By Spencer Hunt
Enquirer Columbus Bureau
Families in Hamilton County have it better than most when it comes to finding help for a mentally retarded loved one.
That's because the Hamilton County Board of Mental Retardation prepares public reports that assess how well private companies work with mentally retarded Ohioans in their own homes. The reports, rare in Ohio counties, show which companies make the fewest mistakes and quickly fix problems.
Information contained in the reports can be alarming, however.
Compiled from inspections at the homes of 350 mentally retarded people over the past two years, the reports underscore the scope of problems plaguing home-care programs. In nearly half of all cases, home-care workers made more than four mistakes per person cared for, an error rate the county considers unacceptable.
Among findings from a Cincinnati Enquirer analysis of inspection reports:
Inspectors found 736 examples of poor medical care, including 444 instances in which at-home workers failed to take people to the doctor or didn't report that they did.
In 426 instances, workers either didn't perform services they were paid to provide or failed to prove that they did their jobs.
In 252 cases, workers either lacked necessary training to care for mentally retarded people, couldn't prove they were trained or had other staffing issues.
Hamilton County officials say the reports provide a crucial opportunity to crack down on private companies that provide poor care. Problems are discussed with providers, and mentally retarded people can switch to new caregivers when the situation warrants, says Charles Stenken, assistant director of quality assurance for the Hamilton County board.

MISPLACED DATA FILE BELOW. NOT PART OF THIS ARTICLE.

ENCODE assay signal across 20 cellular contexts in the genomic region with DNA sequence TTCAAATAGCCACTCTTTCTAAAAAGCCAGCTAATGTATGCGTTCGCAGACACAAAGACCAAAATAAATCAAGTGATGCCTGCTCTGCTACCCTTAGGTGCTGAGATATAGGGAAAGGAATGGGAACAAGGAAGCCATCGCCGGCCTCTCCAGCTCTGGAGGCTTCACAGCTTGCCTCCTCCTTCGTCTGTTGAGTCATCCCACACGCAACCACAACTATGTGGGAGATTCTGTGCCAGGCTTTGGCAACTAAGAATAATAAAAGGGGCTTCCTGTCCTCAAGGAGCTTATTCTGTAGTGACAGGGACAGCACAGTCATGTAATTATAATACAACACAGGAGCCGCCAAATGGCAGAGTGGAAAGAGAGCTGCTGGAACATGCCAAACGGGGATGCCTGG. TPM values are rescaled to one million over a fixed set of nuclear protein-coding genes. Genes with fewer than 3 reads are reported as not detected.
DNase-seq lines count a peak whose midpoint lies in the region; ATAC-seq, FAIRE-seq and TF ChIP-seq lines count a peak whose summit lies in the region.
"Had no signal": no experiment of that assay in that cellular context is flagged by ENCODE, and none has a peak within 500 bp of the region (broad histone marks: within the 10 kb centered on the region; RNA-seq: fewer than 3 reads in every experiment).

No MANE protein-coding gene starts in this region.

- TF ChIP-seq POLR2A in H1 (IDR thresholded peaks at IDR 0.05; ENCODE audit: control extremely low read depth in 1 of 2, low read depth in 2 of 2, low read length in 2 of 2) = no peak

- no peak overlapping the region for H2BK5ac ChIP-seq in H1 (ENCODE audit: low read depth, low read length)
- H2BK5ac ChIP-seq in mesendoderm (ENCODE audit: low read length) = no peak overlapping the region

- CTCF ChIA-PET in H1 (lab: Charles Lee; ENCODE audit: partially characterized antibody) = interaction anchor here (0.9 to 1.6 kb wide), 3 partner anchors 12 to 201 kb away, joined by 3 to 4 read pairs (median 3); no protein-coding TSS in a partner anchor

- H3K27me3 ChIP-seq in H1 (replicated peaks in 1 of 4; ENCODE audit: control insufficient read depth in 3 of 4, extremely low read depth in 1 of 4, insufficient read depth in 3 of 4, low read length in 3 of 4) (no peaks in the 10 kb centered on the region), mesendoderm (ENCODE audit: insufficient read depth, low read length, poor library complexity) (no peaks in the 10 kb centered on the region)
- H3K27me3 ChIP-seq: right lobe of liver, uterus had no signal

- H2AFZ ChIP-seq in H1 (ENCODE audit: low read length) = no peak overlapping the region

The county started making summaries of its reports available to the public about three months ago. Now it's working on a way to post the information on the county board's website, www.hamilton-co.org/mrdd.
Gay Covell, director of the board's Community Resource Division, says giving statistics to families allows them to make better choices to determine who will care for a retarded child or sibling. That motivates companies to do good work.
"They are concerned about how they look to families and how they look to the public," Ms. Covell says. "This is a good thing, obviously."
Habilitation Opportunities of Ohio is one of the largest private agencies with the most problems - averaging 6.1 mistakes per person. Inspectors who visited 48 people getting care from Habilitation Opportunities over the past two years found 294 problems. Among them were 89 missed or unreported medical appointments and 68 instances where services either weren't provided or documented.
When inspectors returned to follow up, they discovered 42 problems hadn't been immediately fixed.
Liz Freeman, Habilitation Opportunities' operations manager, says the citations are not a true reflection of what's happening in the homes. She says records proving medical appointments are kept are filed at the company's central office, not in people's homes. Detailed plans for a person's care can be so complex that 4,800 errors are possible for just one person, she says.
Despite its objections, Ms. Freeman says Habilitation Opportunities is working hard to improve services, and she predicts future inspections will find fewer problems.
She says, "Now that we have a clear understanding of what's being requested, it's a lot easier to comply."